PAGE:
Parts of the Glory Hotel date back to the rebuilding of the city soon after the 1886 fire. The site had a number of businesses by 1890 in a single storey structure owned by A G Ferguson who also owned the building at No. 2 Carrall Street and the site next door that he added to in 1889. Businesses included coal wholesalers and teamsters at no. 6 and the Royal Tea Co at no. 8.
In 1909 Frank Filion hired Parr and Fee to remodel and add a two storeys of hotel above the stores. They used their trademark white glazed bricks and centre-hung windows that are found in most of their hotel buildings along Granville Street. Filion and his wife Hanah were from Quebec, and had been in the city since at least 1891 when they appear in the census, although Mr Filion’s first Directory entry was in 1892 when he was a grocer with Mr W L Davis at 109 Carrall Street. He appears to have replaced Mr Chilberg who was Mr Davis’s partner in the business as far back as 1888, although in 1890 Mr Davis was in business on his own with Mr Chilberg having set up his own grocery operation right across the street at 112 Carrall.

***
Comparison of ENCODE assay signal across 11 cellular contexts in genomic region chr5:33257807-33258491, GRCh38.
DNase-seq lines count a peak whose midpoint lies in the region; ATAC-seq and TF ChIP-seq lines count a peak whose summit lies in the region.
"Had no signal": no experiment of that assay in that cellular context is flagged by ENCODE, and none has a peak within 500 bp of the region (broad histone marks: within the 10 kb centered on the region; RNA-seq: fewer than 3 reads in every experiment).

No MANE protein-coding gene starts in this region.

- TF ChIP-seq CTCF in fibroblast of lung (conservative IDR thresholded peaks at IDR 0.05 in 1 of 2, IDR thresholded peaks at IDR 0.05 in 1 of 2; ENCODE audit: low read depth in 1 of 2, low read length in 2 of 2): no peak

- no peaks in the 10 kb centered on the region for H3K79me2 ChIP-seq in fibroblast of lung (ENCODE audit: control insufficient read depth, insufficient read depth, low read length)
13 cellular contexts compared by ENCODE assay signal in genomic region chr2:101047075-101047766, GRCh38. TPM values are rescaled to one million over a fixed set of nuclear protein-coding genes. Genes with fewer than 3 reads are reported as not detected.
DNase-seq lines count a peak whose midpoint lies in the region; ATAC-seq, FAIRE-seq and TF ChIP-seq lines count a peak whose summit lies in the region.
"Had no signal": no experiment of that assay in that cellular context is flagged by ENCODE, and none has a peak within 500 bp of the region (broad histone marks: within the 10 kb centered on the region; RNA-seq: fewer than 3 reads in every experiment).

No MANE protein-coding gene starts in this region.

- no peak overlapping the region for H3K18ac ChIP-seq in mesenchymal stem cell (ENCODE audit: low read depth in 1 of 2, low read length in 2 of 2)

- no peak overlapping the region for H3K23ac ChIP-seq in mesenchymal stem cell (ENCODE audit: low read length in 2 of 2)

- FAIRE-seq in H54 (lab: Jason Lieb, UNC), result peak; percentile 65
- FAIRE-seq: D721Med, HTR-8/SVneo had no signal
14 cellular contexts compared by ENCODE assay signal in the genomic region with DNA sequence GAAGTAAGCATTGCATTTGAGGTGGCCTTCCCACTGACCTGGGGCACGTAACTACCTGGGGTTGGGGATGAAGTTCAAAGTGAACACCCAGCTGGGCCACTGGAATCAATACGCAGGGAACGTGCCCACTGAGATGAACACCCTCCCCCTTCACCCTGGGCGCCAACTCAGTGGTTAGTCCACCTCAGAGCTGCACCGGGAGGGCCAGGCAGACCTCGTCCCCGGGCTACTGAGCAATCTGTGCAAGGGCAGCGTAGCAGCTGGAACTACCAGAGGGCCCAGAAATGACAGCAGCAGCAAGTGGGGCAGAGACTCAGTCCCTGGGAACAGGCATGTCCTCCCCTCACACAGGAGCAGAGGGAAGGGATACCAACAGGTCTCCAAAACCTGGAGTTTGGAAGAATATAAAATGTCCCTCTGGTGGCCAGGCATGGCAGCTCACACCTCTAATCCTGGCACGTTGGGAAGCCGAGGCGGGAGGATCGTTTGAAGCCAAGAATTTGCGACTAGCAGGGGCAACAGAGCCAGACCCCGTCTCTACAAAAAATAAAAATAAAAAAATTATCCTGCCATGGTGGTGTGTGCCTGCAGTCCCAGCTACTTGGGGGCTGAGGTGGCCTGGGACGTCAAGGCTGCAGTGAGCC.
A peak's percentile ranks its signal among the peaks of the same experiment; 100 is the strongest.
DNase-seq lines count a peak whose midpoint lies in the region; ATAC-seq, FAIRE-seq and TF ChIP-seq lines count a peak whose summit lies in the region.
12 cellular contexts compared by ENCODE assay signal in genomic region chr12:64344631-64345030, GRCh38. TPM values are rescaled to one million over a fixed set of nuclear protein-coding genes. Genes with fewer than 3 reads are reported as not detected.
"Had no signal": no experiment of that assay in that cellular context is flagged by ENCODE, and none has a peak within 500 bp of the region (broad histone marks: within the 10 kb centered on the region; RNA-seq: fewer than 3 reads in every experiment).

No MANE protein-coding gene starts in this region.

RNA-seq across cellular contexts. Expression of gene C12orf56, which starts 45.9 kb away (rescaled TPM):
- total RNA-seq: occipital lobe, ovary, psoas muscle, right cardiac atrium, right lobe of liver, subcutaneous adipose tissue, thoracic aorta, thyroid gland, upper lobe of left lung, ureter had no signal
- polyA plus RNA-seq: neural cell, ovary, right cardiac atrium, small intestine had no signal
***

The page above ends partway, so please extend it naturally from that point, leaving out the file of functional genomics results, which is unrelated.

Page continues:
The upstairs premises weren’t always called the Glory Hotel. In 1910 they were called the Beaver Rooms, and there were two stores, Frank Filion and Max Freeman’s clothing store. (At this point the address had become 204 and 206 Carrall Street). The Beaver Rooms (not to be confused with the Beaver Rooming house on East Hastings) were run by W S Wainwright. In 1920 the Beaver Rooms were still over Filion’s grocery store, but next door was a barbers and a billiards room. In 1925 the barbers had become the Stockholm Cafe. In 1927 Miss Jinde was running a barber’s in 204, which she was still doing in 1940. By 1930 the Beaver Rooms had been joined by the Beaver Pool Hall and the cafe was now the World Cafe. When the name changed to the Glory Hotel isn’t clear – by 1947 they were known as the Carrall Rooms, but this 1978 photo shows them as the Glory Hotel, as they are today as a privately owned single room occupancy hotel.